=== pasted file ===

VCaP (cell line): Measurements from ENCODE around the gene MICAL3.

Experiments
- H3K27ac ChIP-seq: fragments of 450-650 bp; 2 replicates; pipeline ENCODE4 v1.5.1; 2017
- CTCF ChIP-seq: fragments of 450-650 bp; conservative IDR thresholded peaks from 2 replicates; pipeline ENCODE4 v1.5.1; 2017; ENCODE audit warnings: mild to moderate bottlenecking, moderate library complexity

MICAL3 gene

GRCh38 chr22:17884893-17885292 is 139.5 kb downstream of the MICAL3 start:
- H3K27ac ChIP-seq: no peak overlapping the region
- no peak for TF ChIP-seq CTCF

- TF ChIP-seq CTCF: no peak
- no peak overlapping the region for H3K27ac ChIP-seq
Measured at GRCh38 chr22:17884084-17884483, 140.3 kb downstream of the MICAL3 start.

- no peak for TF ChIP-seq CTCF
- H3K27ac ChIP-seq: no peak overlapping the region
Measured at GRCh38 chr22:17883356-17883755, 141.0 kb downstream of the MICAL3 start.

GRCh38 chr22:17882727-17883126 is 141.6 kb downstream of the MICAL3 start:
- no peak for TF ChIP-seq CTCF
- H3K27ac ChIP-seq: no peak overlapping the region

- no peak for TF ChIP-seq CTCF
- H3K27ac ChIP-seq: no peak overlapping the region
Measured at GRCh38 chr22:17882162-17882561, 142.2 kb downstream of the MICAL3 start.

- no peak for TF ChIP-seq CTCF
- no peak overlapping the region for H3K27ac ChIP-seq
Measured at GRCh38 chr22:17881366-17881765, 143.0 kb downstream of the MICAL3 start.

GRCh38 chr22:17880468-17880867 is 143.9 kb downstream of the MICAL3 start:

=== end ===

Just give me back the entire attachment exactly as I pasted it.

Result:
VCaP (cell line): Measurements from ENCODE around the gene MICAL3.

Experiments
- H3K27ac ChIP-seq: fragments of 450-650 bp; 2 replicates; pipeline ENCODE4 v1.5.1; 2017
- CTCF ChIP-seq: fragments of 450-650 bp; conservative IDR thresholded peaks from 2 replicates; pipeline ENCODE4 v1.5.1; 2017; ENCODE audit warnings: mild to moderate bottlenecking, moderate library complexity

MICAL3 gene

GRCh38 chr22:17884893-17885292 is 139.5 kb downstream of the MICAL3 start:
- H3K27ac ChIP-seq: no peak overlapping the region
- no peak for TF ChIP-seq CTCF

- TF ChIP-seq CTCF: no peak
- no peak overlapping the region for H3K27ac ChIP-seq
Measured at GRCh38 chr22:17884084-17884483, 140.3 kb downstream of the MICAL3 start.

- no peak for TF ChIP-seq CTCF
- H3K27ac ChIP-seq: no peak overlapping the region
Measured at GRCh38 chr22:17883356-17883755, 141.0 kb downstream of the MICAL3 start.

GRCh38 chr22:17882727-17883126 is 141.6 kb downstream of the MICAL3 start:
- no peak for TF ChIP-seq CTCF
- H3K27ac ChIP-seq: no peak overlapping the region

- no peak for TF ChIP-seq CTCF
- H3K27ac ChIP-seq: no peak overlapping the region
Measured at GRCh38 chr22:17882162-17882561, 142.2 kb downstream of the MICAL3 start.

- no peak for TF ChIP-seq CTCF
- no peak overlapping the region for H3K27ac ChIP-seq
Measured at GRCh38 chr22:17881366-17881765, 143.0 kb downstream of the MICAL3 start.

GRCh38 chr22:17880468-17880867 is 143.9 kb downstream of the MICAL3 start: